OK, LEEDS… never been a better time to play them ; confident Boro are tight at the back and flying up front and with Kike looking as hot as El Nino; Leeds in their annual disarray with boardroom mayhem, an influx of unknown players and a non-league boss. Who supports Boro. What could possibly go wrong?
BORO suffered a self-inflicted wound at Elland Road as Billy Sharp stabbed home at the death. The striker – making his debut for Leeds after signing from Southampton in midweek – pounced unmarked on the loose ball and slotted home from close range after Boro’s Spanish shot-stopper keeper Tomas Meijas fumbled a low shot from Tonge.
For many Boro fans the goal two minutes from time would have had a familiar feel to it: Sharp has now netted for four different teams against them. Their old Nemesis Sharp had already scored against Boro for Southampton, Doncaster and Sheffield United and was booked for removing his shirt and over-celebrating as he added Leeds to that list.
Typical Boro. And at Leeds too. It was a moment that deflated a pre-match bubble of optimism. That was a cruel blow for Boro who had dominated for long spells in the televised clash and had what looked a good Albert Adomah goal ruled out in the first half. The winger’s acrobatic overhead kick on 25 minutes had been disallowed by infamous “ghost goal” referee Stuart Attwell for “a dangerous high foot” – defender Warnock had stooped to put his head in bravely in an attempt to clear – when almost everyone in the ground, including his linesman, thought it had counted.
Boro players and fans were celbrating and the lino was dashing back to the half-way line for kick-off when Attwell finally decided five or six seconds later that it had been a foul.
That twist of fate decisively swung the tide in a full blooded Championship crunch that Boro had bossed up to that point. After that Boro’s side started to lose some of their swagger and stopped passing and probing crisply as they gradually got dragged into Leeds more direct and scrappy long ball style and then into a toe-to-toe street fight before being mugged with the game fizzling out into a draw.
Boro had plenty of the ball but struggled to find the final pass to get behind Leeds and lacked some fizz in and around the box. Kike twice lobbed over the bar and there were a couple of balls that skidded into the box that threatened but Leadbitter dragged a shot wide and Ayala stretched and shinned one straight at the keeper. And Boro had no Plan B and few options to change it. Bamford and Baker may have helped or the other mooted marksman and wide left player. But for now Boro are limited in approach.
Had Albert’s goal been allowed to stand with Boro in the ascendency they would probably have gone on to win comfortably and gone top of the table leaving Leeds in disarray and in deeper crisis. On such moments do games turn.
And it wasn’t just the Sharp strike that prompted deja vu. Anyone who saw Meijas in action at Hillsborough last term will have seen some familiar flaws at Elland Road. At Sheffield Wednesday he flapped at crosses, edged tentatively into crowds and dropped the ball and fumbled a couple of routine shoots, although it must be said that was his debut for Boro and his first game in the hurly-burly of the Championship.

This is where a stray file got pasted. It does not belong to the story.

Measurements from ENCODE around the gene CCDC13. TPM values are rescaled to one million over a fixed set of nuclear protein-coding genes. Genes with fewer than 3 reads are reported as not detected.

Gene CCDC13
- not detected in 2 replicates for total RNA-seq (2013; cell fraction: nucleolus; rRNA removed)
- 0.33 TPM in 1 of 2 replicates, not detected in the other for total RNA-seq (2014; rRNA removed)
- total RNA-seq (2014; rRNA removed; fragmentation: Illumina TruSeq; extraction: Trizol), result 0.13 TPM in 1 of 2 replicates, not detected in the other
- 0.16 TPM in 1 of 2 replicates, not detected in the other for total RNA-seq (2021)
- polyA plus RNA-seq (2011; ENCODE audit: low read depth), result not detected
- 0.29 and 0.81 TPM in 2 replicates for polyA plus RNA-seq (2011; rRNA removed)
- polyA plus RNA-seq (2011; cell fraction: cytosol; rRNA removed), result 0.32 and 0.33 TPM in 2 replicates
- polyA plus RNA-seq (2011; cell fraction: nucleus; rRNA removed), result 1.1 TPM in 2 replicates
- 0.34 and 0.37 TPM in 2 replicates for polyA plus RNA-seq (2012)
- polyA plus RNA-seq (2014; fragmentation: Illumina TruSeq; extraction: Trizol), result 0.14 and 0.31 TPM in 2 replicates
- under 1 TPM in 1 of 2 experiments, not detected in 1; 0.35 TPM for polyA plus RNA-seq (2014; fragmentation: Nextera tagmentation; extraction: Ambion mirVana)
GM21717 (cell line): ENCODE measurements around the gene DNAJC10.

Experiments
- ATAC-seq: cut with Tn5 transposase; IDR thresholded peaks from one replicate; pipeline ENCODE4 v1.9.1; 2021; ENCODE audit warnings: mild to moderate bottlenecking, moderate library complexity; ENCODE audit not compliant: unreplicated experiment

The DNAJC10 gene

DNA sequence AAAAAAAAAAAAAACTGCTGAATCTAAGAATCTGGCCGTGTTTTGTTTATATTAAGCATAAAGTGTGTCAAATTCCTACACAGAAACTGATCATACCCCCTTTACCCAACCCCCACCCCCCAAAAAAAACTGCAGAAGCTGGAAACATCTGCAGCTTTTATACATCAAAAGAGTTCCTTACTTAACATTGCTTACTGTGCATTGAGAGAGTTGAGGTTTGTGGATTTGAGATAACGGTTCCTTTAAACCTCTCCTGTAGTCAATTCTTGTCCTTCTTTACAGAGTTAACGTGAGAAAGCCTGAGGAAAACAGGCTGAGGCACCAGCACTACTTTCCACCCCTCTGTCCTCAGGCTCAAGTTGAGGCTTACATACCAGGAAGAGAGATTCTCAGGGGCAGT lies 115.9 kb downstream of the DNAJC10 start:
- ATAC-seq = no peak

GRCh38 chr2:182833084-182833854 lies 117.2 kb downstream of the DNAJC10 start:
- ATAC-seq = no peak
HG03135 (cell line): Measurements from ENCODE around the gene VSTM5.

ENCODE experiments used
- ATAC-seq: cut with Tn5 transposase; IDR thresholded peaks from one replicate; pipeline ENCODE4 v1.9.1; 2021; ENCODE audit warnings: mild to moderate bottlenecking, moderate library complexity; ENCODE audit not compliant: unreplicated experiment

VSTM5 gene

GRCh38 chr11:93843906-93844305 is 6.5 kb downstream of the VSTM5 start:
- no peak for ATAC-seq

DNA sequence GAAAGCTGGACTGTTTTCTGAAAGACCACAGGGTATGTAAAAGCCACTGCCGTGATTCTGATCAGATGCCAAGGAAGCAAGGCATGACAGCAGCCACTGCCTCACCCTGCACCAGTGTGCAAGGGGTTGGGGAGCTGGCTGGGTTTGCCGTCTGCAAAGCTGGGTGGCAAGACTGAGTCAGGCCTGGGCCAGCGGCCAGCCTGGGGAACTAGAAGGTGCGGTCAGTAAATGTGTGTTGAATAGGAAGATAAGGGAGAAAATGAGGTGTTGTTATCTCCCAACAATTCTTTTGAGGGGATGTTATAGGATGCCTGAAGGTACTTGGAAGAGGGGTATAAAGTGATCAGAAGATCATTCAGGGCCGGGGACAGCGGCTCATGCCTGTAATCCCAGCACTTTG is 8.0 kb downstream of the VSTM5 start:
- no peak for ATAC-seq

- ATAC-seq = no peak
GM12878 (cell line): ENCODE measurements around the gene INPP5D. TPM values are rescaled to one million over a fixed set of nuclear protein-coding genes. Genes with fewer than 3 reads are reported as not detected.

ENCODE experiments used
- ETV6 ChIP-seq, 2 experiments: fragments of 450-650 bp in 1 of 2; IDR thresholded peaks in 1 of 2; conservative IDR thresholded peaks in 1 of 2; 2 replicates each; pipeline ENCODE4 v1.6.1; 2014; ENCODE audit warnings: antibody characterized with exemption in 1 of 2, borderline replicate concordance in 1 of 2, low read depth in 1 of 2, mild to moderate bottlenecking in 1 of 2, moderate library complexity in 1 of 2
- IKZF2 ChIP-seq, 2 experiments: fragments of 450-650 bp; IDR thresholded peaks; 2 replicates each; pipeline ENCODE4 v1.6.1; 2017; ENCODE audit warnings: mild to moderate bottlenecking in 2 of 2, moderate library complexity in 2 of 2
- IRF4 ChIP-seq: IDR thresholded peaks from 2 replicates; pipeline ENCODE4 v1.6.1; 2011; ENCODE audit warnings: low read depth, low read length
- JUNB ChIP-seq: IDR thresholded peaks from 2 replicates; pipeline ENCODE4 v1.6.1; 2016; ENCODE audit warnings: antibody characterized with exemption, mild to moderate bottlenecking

As at Leeds that was a game where Boro had bossed and were robbed of good goal – Jacob Butterfield’s ball over the line – only to lose after a fumble.
Meijas’ display can most generously be described as patchy. He twice had to charge into sliding tackles to tidy up in his box after defensive mistakes left him exposed (although for the second one his own poor touch from a strongly hit Abella back-pass was poor) and he held a Bianchi free-kick well in the first half. But the hesitation on high balls and fumbles were still there. And while English football may well have more aerial balls it is not as if Spanish football has outlawed the corner. Before Leeds scored, Meijas came and flapped and missed it leaving Sharp to glance a header wide.
Already the lynch mob are gathering. He’s not as good as Dimi. he’s not as good as Steele. What is Karanka thinking of? He’s thrown certain promotion away! Who-ah. Firstly, it is only his third competitive game for Boro. That’s a bit early to write anyone off. And secondly Karanka has proved shrewd with signings so far and isn’t the kind to risk everything on one player. Let’s cut Meijas some slack and trust the gaffer to make the right choices to turn out a winning side.
On the debutants, Damia Abella started well with a couple of good tackles, a few good balls up the flank and surging run or two but he faded. Boro completed the move early on Friday but asked us to keep it under wraps as sneakio Karanka wanted to keep Leeds guessing tactically. As Abella explained afterwards in cartoon heavily accented but passable English, he has only played two 45 minute sessions for Osasuna and is nowhere near match fit. But he looks like he ticks a lot of boxes and will get fitter and stronger and click into the system in the weeks to come.
And Adam Clayton laughed off the Leeds boos and jeers and introduced himself with two crunching tackles and a searching ball forward for Kike to chase before settling into a good rhythm of chasing and scrapping. He’ll get better too.
Yes it feels a bit flat right now but we have seen plenty of positives so far this season. It is still a work in progress, it is still being tweaked – the gaffer wasn’t happy – and remember, there are still players to come.
Here’s the Gazette picture gallery from the game. I spoil you lot.